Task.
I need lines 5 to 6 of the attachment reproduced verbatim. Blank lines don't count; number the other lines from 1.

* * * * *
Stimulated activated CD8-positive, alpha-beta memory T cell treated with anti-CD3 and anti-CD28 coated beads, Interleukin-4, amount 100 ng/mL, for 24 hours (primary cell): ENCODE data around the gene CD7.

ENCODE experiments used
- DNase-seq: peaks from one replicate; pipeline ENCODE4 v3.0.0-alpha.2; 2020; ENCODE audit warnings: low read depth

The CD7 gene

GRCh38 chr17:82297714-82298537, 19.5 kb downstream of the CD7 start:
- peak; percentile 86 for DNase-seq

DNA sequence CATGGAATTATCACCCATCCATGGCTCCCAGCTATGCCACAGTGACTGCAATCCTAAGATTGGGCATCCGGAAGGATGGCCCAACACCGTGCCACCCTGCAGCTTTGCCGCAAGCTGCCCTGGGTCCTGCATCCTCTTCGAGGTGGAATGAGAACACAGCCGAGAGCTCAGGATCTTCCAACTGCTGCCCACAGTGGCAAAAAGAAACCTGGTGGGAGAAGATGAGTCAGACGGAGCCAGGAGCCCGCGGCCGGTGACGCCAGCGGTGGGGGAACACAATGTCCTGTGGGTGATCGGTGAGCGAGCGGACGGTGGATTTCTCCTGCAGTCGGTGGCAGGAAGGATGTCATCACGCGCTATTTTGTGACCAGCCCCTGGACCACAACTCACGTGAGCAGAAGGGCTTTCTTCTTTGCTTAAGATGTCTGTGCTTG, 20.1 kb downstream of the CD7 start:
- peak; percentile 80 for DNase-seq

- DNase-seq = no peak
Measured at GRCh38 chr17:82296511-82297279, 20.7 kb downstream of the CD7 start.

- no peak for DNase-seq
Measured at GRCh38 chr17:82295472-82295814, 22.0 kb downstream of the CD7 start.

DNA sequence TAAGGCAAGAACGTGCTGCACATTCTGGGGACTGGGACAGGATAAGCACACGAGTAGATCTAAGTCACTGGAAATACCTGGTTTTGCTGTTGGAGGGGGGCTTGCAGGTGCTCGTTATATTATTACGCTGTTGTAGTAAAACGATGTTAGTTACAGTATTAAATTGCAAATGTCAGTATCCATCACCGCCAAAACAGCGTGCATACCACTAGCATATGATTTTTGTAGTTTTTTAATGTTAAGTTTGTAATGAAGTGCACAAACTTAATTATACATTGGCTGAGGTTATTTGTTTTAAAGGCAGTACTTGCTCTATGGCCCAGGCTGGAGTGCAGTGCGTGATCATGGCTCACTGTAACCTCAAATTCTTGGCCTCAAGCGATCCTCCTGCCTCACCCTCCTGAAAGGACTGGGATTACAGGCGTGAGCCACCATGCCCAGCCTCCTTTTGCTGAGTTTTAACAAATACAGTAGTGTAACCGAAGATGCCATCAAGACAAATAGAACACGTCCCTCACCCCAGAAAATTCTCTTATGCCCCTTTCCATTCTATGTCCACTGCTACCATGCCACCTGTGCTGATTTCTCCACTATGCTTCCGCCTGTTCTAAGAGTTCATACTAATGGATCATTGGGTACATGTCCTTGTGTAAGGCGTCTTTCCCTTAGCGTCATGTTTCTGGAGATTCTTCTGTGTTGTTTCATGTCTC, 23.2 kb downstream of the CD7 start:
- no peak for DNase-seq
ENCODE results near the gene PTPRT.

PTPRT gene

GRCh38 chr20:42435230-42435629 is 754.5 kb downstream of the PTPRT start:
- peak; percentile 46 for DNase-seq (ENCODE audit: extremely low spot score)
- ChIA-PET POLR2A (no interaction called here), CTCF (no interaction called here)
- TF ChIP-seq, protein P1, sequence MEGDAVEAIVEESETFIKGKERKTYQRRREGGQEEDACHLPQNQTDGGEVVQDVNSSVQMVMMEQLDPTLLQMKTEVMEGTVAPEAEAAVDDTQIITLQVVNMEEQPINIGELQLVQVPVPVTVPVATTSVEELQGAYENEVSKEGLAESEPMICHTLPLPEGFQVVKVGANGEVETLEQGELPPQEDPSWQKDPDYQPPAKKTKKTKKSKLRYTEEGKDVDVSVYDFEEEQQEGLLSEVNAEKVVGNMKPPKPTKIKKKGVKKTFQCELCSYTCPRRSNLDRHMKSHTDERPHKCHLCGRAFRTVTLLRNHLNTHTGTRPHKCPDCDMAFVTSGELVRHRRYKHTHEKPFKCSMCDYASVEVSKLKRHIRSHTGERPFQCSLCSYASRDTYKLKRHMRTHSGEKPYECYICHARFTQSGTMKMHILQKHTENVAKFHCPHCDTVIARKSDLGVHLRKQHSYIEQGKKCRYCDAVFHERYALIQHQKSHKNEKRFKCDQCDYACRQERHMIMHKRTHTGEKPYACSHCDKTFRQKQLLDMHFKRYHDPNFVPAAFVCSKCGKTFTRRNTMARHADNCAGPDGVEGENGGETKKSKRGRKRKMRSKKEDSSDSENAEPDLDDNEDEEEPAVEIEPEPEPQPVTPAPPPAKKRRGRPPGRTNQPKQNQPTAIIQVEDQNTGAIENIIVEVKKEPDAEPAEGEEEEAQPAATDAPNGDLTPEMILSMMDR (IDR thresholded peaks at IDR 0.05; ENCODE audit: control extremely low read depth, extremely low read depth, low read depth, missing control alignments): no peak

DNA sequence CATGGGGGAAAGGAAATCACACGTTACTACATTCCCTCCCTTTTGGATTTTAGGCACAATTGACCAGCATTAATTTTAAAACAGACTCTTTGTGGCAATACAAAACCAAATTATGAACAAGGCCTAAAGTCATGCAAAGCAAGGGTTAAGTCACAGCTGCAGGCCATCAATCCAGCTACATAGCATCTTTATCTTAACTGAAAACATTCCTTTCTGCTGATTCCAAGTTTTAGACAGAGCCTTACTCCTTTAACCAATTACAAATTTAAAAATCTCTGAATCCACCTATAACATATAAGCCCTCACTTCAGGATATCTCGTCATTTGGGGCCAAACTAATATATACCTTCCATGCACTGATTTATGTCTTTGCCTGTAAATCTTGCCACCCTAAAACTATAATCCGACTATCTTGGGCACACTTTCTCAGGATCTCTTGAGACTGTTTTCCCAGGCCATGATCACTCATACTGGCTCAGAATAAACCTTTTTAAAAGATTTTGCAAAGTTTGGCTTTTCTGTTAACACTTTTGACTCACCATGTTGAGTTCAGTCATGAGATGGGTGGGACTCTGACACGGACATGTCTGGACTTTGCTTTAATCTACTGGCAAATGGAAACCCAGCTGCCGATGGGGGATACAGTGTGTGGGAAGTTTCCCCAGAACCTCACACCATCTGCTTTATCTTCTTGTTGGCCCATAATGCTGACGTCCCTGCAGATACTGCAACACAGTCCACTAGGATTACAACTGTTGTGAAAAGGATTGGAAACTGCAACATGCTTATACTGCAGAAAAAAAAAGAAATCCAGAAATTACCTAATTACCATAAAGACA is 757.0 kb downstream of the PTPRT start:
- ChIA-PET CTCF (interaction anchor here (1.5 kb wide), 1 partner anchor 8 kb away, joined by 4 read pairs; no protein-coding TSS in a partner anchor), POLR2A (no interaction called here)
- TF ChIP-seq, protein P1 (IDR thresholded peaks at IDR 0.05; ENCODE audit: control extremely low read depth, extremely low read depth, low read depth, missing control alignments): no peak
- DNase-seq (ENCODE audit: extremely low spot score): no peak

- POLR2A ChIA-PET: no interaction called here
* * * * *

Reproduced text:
GRCh38 chr17:82297714-82298537, 19.5 kb downstream of the CD7 start:
- peak; percentile 86 for DNase-seq